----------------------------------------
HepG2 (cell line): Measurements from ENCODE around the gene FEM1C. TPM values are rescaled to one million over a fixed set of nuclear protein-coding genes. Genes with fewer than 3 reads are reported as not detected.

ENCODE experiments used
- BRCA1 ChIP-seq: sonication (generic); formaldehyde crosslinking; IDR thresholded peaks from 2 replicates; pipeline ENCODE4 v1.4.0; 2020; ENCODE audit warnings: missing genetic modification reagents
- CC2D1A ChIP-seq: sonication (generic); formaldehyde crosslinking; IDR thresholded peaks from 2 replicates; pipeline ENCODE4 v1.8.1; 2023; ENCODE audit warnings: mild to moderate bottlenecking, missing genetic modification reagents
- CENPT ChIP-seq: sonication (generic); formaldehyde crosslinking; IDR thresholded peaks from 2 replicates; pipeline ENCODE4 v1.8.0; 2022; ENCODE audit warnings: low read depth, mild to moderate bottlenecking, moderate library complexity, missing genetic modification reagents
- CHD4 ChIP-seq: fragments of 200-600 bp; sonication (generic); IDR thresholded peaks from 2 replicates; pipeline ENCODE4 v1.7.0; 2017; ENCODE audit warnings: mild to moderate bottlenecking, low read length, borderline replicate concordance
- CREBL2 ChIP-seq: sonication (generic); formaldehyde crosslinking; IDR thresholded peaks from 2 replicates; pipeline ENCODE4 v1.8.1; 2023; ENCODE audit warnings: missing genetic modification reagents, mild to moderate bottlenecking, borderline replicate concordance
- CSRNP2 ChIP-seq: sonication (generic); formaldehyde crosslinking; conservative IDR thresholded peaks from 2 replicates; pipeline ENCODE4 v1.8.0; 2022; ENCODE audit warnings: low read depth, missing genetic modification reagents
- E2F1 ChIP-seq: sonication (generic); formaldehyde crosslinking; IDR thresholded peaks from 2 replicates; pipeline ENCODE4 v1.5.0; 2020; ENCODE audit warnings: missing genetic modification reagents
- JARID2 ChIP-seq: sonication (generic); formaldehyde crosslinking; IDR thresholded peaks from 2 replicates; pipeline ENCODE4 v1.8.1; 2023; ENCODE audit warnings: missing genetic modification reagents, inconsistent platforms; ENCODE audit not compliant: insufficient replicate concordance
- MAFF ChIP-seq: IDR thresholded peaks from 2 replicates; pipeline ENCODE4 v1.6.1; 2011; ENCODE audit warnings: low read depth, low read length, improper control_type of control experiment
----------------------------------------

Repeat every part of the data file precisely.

HepG2 (cell line): Measurements from ENCODE around the gene FEM1C. TPM values are rescaled to one million over a fixed set of nuclear protein-coding genes. Genes with fewer than 3 reads are reported as not detected.

ENCODE experiments used
- BRCA1 ChIP-seq: sonication (generic); formaldehyde crosslinking; IDR thresholded peaks from 2 replicates; pipeline ENCODE4 v1.4.0; 2020; ENCODE audit warnings: missing genetic modification reagents
- CC2D1A ChIP-seq: sonication (generic); formaldehyde crosslinking; IDR thresholded peaks from 2 replicates; pipeline ENCODE4 v1.8.1; 2023; ENCODE audit warnings: mild to moderate bottlenecking, missing genetic modification reagents
- CENPT ChIP-seq: sonication (generic); formaldehyde crosslinking; IDR thresholded peaks from 2 replicates; pipeline ENCODE4 v1.8.0; 2022; ENCODE audit warnings: low read depth, mild to moderate bottlenecking, moderate library complexity, missing genetic modification reagents
- CHD4 ChIP-seq: fragments of 200-600 bp; sonication (generic); IDR thresholded peaks from 2 replicates; pipeline ENCODE4 v1.7.0; 2017; ENCODE audit warnings: mild to moderate bottlenecking, low read length, borderline replicate concordance
- CREBL2 ChIP-seq: sonication (generic); formaldehyde crosslinking; IDR thresholded peaks from 2 replicates; pipeline ENCODE4 v1.8.1; 2023; ENCODE audit warnings: missing genetic modification reagents, mild to moderate bottlenecking, borderline replicate concordance
- CSRNP2 ChIP-seq: sonication (generic); formaldehyde crosslinking; conservative IDR thresholded peaks from 2 replicates; pipeline ENCODE4 v1.8.0; 2022; ENCODE audit warnings: low read depth, missing genetic modification reagents
- E2F1 ChIP-seq: sonication (generic); formaldehyde crosslinking; IDR thresholded peaks from 2 replicates; pipeline ENCODE4 v1.5.0; 2020; ENCODE audit warnings: missing genetic modification reagents
- JARID2 ChIP-seq: sonication (generic); formaldehyde crosslinking; IDR thresholded peaks from 2 replicates; pipeline ENCODE4 v1.8.1; 2023; ENCODE audit warnings: missing genetic modification reagents, inconsistent platforms; ENCODE audit not compliant: insufficient replicate concordance
- MAFF ChIP-seq: IDR thresholded peaks from 2 replicates; pipeline ENCODE4 v1.6.1; 2011; ENCODE audit warnings: low read depth, low read length, improper control_type of control experiment